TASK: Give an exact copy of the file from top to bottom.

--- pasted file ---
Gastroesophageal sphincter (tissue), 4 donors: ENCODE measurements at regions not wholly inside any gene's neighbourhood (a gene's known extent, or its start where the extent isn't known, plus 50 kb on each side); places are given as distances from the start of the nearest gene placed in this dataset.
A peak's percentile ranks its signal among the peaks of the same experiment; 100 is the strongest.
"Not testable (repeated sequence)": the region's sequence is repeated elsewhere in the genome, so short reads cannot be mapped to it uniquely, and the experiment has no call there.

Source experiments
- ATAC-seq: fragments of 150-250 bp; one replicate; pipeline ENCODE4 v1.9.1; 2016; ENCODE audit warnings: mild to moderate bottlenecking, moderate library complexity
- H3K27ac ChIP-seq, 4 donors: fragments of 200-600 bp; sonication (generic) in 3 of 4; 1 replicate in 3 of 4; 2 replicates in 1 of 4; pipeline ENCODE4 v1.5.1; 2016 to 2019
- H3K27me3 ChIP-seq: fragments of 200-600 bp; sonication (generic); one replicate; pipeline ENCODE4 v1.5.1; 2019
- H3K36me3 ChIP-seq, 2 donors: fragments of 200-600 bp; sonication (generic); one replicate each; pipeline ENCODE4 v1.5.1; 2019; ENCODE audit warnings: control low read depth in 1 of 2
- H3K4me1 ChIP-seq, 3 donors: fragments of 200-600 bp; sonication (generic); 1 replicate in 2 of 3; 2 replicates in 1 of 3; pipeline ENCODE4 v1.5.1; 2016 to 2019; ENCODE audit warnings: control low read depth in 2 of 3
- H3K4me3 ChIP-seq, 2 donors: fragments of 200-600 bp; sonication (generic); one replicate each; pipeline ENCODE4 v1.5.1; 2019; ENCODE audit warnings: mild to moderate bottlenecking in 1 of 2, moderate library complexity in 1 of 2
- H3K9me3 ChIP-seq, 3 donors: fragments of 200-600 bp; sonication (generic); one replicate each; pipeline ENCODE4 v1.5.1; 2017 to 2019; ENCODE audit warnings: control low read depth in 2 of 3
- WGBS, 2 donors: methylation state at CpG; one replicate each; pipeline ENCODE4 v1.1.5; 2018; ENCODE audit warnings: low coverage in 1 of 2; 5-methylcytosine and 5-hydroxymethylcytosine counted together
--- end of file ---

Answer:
Gastroesophageal sphincter (tissue), 4 donors: ENCODE measurements at regions not wholly inside any gene's neighbourhood (a gene's known extent, or its start where the extent isn't known, plus 50 kb on each side); places are given as distances from the start of the nearest gene placed in this dataset.
A peak's percentile ranks its signal among the peaks of the same experiment; 100 is the strongest.
"Not testable (repeated sequence)": the region's sequence is repeated elsewhere in the genome, so short reads cannot be mapped to it uniquely, and the experiment has no call there.

Source experiments
- ATAC-seq: fragments of 150-250 bp; one replicate; pipeline ENCODE4 v1.9.1; 2016; ENCODE audit warnings: mild to moderate bottlenecking, moderate library complexity
- H3K27ac ChIP-seq, 4 donors: fragments of 200-600 bp; sonication (generic) in 3 of 4; 1 replicate in 3 of 4; 2 replicates in 1 of 4; pipeline ENCODE4 v1.5.1; 2016 to 2019
- H3K27me3 ChIP-seq: fragments of 200-600 bp; sonication (generic); one replicate; pipeline ENCODE4 v1.5.1; 2019
- H3K36me3 ChIP-seq, 2 donors: fragments of 200-600 bp; sonication (generic); one replicate each; pipeline ENCODE4 v1.5.1; 2019; ENCODE audit warnings: control low read depth in 1 of 2
- H3K4me1 ChIP-seq, 3 donors: fragments of 200-600 bp; sonication (generic); 1 replicate in 2 of 3; 2 replicates in 1 of 3; pipeline ENCODE4 v1.5.1; 2016 to 2019; ENCODE audit warnings: control low read depth in 2 of 3
- H3K4me3 ChIP-seq, 2 donors: fragments of 200-600 bp; sonication (generic); one replicate each; pipeline ENCODE4 v1.5.1; 2019; ENCODE audit warnings: mild to moderate bottlenecking in 1 of 2, moderate library complexity in 1 of 2
- H3K9me3 ChIP-seq, 3 donors: fragments of 200-600 bp; sonication (generic); one replicate each; pipeline ENCODE4 v1.5.1; 2017 to 2019; ENCODE audit warnings: control low read depth in 2 of 3
- WGBS, 2 donors: methylation state at CpG; one replicate each; pipeline ENCODE4 v1.1.5; 2018; ENCODE audit warnings: low coverage in 1 of 2; 5-methylcytosine and 5-hydroxymethylcytosine counted together